I’ve been thinking about rain, probably because we’ve had so little of it here in Manitoba this spring. When everything should have been painted with newly-birthed green, it was still dry and dusty—toned down, muted, murky, so hard to define. There’s something about rain that changes the mood, then calls me out to take photos and to write.
Things can get dramatic, like thunderstorms that stir things up, even before the rain starts to fall. Dark clouds build and shift. Lightning splits the sky. Wind-whips hair.
Then the rain and the aftermath—puddles, branches on lawns, power outages, hail-dented cars.
But nature always makes up with us.
I also like a softer rain, the type of drops that barely make their marks in standing puddles. That settles into thousands of pinprick-size droplets on the hood of my rain coat. It’s the type of rain that tempts me to take photos through it, through the car window. Though you could argue that I shoot through the window because I don’t want to get wet or I’m feeling too lazy to actually get out of the car.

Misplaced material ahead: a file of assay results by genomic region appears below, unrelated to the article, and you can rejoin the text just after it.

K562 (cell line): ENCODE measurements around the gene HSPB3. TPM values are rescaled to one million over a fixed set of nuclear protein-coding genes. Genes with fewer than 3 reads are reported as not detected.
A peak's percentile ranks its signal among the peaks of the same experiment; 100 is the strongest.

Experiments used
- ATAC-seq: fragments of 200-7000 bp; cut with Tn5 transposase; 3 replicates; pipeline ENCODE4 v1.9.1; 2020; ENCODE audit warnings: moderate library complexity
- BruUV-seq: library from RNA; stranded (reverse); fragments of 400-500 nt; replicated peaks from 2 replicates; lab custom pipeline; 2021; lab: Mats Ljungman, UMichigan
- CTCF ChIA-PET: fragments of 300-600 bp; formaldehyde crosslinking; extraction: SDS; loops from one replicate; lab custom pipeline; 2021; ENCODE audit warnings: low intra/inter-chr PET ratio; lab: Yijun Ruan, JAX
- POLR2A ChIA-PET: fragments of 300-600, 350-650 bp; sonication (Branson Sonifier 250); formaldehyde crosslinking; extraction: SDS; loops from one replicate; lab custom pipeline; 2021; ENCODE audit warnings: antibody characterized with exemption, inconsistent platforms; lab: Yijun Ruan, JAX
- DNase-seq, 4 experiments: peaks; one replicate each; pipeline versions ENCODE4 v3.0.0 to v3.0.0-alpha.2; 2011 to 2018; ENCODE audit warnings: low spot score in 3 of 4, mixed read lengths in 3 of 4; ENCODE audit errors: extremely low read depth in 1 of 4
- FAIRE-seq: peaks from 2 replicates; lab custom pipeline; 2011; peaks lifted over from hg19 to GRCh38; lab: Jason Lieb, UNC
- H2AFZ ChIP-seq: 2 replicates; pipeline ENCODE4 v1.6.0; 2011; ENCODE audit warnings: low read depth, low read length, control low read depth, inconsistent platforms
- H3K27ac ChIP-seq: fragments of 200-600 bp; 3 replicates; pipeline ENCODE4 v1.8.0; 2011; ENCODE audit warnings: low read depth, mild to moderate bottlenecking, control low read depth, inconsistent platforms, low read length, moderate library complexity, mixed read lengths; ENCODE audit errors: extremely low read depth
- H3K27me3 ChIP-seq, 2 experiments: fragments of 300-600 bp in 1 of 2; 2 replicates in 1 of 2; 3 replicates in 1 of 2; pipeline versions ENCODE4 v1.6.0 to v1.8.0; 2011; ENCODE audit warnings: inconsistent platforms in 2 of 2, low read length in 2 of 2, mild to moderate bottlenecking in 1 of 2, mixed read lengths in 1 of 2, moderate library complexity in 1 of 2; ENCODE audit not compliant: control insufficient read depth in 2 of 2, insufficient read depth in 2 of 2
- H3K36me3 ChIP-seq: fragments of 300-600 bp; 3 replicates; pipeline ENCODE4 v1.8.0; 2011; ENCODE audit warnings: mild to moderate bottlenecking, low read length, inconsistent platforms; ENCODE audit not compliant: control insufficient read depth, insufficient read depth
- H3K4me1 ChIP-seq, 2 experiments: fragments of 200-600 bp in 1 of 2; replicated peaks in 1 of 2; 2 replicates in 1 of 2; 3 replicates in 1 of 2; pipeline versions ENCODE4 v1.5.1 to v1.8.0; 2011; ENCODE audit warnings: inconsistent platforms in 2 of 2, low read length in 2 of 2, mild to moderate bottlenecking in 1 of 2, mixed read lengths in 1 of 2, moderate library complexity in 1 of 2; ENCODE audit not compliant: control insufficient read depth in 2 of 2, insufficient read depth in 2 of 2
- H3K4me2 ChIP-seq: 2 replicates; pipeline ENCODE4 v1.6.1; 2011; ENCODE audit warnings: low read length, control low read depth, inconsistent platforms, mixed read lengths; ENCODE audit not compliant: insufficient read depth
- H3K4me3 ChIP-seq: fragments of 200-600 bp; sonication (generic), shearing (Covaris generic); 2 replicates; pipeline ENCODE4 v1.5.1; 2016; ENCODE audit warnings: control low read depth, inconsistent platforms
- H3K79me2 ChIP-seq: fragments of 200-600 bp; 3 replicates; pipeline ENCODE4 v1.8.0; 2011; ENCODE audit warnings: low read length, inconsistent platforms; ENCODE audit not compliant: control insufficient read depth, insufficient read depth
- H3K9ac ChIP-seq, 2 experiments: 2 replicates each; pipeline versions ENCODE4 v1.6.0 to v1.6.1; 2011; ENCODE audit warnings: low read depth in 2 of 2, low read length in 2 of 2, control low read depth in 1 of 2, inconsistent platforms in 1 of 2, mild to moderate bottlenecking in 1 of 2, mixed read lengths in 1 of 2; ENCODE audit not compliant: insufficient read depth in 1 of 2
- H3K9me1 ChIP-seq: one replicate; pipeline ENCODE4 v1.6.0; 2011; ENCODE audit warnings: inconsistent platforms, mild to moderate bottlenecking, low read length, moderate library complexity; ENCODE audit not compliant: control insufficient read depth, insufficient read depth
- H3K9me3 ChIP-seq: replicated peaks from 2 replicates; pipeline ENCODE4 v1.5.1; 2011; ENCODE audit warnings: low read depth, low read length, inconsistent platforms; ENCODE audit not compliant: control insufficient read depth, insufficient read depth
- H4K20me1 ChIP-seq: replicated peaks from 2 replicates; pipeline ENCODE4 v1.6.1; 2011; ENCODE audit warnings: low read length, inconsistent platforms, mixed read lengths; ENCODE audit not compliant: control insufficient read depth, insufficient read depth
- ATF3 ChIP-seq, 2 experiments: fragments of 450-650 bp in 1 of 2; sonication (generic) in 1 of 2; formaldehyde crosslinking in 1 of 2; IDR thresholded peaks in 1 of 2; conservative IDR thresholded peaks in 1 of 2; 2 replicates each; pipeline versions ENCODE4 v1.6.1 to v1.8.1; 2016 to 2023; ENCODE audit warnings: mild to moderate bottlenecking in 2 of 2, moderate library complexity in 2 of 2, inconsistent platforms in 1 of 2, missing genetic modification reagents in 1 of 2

Writing, like rain, can be dramatic, steady, subtle, or a bunch of other things. Sometimes you want to rant, shock people, get all your feelings out. Or maybe you want to play with words, surprise readers. Or you might choose to be quiet and subtle, make them dig.
Whichever you choose, you need to look through and into things, maybe even rain drops on a window.